The Polish justice minister has hit out at the EU after the European Court of Justice last week ruled that Poland, Hungary and the Czech Republic had breached their obligations under European law by refusing to take in refugees.
“Some EU institutions are completely detached from reality,” said Zbigniew Ziobro on Sunday. “Poland was right not to accept refugees. We defended our sovereignty against the foreign culture of Islam that they wanted to impose on us.”
Ziobro, speaking to state broadcaster TVP, described the ECJ’s decision as an “absurd ruling” that has a “political character”. He argued that the European treaties did not oblige member states to accept the quotas of refugees.
Niektóre instytucje #UE są kompletnie oderwane od rzeczywistości. Polska słusznie nie przyjęła uchodźców, podobnie jak Czechy i Węgry. Broniliśmy naszej suwerenności przed obcą nam kulturą islamu, którą chciano nam narzucić. pic.twitter.com/FW7ckvKgrv
— Zbigniew Ziobro | SP (@ZiobroPL) April 6, 2020
Last Wednesday’s ECJ ruling related to a programme set up by the EU at the height of the migration crisis in 2015. The system – agreed on by member states, including Poland, which was then under a different government – created mandatory quotas of refugees to be relocated to each country in order to relieve pressure on Italy and Greece.
Under the scheme, Poland was allocated 7,082 refugees (all from Syria, Iraq and Eritrea), the Czech Republic 2,691 and Hungary 1,294. All of the candidates for relocation were to be vetted by EU officials and then by member states themselves, who would receive €6,000 for each person they accepted.
However, the new conservative government elected in Poland in October 2015, and which remains in power, subsequently refused to accept a single refugee from the quota. Hungary likewise took in none, while the Czech Republic admitted only 12.
Consequently, the European Commission launched legal proceedings against the three countries. These reached their conclusion last week, when the ECJ ruled that the “member states had failed to fulfil their obligations under European Union law”.
The court rejected Poland and Hungary’s argument that they could reject their quotas on the grounds of safeguarding internal security. Such a justification could only be legitimately applied by providing “specific evidence that…[a certain refugee] represents an actual or potential danger”, wrote the ECJ, rather than simply claiming preemptively that accepting any of the refugees would be a threat.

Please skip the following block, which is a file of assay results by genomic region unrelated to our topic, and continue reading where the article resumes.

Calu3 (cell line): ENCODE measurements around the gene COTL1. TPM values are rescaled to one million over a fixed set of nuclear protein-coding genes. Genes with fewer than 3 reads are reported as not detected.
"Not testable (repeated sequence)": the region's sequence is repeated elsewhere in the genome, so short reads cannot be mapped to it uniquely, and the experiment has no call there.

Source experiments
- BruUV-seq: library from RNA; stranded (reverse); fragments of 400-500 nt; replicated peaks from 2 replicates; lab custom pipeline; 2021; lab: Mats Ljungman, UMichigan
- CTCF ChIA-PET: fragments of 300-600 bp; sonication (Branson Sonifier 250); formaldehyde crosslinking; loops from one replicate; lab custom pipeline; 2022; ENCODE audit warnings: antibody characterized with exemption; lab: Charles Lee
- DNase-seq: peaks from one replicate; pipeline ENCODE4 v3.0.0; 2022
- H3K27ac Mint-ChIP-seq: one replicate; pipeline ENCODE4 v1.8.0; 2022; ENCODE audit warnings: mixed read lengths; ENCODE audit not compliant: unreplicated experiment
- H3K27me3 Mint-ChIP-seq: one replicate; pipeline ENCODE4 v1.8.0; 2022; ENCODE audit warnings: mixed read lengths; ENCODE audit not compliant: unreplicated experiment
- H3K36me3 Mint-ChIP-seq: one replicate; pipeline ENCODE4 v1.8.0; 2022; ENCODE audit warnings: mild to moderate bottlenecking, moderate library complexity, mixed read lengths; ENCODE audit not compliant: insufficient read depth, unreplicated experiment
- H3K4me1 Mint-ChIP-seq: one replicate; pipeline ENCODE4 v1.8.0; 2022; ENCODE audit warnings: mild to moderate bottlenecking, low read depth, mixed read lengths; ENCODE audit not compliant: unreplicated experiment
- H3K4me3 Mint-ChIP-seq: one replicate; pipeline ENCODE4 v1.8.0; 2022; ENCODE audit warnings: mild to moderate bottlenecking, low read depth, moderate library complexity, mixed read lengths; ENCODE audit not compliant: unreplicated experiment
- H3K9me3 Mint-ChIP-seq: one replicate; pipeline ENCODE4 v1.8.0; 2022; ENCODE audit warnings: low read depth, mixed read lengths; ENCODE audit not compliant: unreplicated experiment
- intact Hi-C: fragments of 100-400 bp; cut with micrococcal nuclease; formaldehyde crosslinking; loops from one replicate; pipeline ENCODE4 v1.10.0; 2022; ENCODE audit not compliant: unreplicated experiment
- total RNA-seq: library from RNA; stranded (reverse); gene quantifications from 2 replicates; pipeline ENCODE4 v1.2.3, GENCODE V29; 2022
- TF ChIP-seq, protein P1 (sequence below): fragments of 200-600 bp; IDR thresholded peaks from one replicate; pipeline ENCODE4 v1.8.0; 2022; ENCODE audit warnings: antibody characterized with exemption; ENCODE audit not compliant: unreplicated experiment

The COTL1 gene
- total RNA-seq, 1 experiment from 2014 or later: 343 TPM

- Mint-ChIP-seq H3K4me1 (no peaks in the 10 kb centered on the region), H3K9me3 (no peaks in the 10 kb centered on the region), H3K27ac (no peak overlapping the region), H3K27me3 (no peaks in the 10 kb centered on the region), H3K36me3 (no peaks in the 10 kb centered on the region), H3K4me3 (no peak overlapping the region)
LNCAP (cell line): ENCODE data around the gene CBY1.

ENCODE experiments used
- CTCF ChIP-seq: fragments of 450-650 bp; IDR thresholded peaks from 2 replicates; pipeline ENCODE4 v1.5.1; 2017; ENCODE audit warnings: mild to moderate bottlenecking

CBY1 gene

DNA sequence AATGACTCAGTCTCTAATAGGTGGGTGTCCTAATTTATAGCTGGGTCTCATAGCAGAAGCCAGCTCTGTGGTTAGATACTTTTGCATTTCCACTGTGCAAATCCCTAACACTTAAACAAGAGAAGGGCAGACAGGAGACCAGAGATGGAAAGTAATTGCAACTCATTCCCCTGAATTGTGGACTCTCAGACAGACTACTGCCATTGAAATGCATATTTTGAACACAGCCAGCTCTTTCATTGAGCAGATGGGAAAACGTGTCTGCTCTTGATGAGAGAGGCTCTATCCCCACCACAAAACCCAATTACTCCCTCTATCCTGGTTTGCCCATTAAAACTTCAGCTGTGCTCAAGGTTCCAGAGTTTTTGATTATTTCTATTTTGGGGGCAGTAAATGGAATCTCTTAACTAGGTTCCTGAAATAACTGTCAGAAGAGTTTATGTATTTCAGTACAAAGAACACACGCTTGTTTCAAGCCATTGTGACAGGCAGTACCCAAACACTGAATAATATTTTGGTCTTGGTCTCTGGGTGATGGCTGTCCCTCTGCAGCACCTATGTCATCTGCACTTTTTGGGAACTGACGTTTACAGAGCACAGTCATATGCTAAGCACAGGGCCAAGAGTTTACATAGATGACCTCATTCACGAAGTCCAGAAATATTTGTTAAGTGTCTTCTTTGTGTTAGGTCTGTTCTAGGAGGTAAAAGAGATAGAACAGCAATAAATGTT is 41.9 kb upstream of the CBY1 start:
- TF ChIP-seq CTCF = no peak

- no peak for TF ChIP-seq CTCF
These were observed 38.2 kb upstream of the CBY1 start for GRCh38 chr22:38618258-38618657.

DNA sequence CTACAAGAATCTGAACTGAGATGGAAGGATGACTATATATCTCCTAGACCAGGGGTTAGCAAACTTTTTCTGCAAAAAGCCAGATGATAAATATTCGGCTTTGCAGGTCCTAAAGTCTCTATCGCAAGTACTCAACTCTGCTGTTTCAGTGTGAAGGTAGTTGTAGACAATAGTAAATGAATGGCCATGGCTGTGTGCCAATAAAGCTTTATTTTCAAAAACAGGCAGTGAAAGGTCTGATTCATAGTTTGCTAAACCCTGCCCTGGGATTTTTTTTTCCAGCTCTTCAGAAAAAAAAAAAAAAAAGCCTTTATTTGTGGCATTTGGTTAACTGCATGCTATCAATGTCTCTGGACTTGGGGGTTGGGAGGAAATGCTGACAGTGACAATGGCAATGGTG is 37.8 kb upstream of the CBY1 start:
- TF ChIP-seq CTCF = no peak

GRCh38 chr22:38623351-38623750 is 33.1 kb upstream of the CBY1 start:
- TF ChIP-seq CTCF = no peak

In response to the ruling, Poland’s government accused the EU of “unequal treatment” of eastern member states. Spokesman Piotr Müller, speaking to PAP, noted that “relocation decisions were not fully enforced by most member states, but the Commission lodged complaints against only three”.
Ryszard Czarnecki, a senior MEP from the ruling Law and Justice (PiS) party, agreed that the ruling “shows a deep division in the EU”. He also criticised the EU for focusing on this issue in the midst of a “pandemic situation when thousands of people are dying every day”, reported TVP Info.
In fact, the Commission submitted the case against Poland, Hungary and the Czech Republic in December 2017. Last week simply marked the final ruling being issued by the ECJ.
Meanwhile, the main evening news on state broadcaster TVP, which is a mouthpiece for the government and has often stirred fears over refugees, declared in a headline that the ECJ had decided that “ideology is more important than the safety…of inhabitants of the community”.
The report falsely suggested that the ruling now obliges Poland to accept refugees, whereas in fact it does not. The relocation scheme ended in 2017, having only relocated around 20% of the refugees it intended to. Many senior EU figures have subsequently criticised the scheme, including former European Council president Donald Tusk.
“The naive approach of total humanitarianism” has allowed leaders in places such as Poland and Hungary to “brutally exploit the situation for their own political purposes”, Tusk said in November. “Leaders’ primary responsibility to citizens is to give them a sense of security.”
Poland’s opposition have, however, remained quiet about the latest ECJ ruling. When questioned by TVP, Dariusz Joński of the centrist Civic Coalition (KO) claimed that he “hadn’t looked at the ruling” because he was too busy dealing with the fallout of the coronavirus epidemic.
Civic Platform, the main party within KO, led the government that initially agreed to the relocation scheme in 2015. It has subsequently struggled to formulate a coherent response to the public and political backlash against the decision, often oscillating between different positions.
This was recently exemplified by the party’s presidential candidate, Małgorzata Kidawa-Błońska, who last month called on the government to “secure the borders” and “stop migrants”. Yet two days earlier she had described migration as a “non-existent problem” that was “created” by PiS to “spook us”.
Main image credit: Marcin Stepien/Agencja Gazeta
Daniel Tilles is editor-in-chief of Notes from Poland and assistant professor of history at the Pedagogical University of Krakow. He has written on Polish affairs for a wide range of publications, including Foreign Policy, POLITICO Europe, The Independent and Dziennik Gazeta Prawna.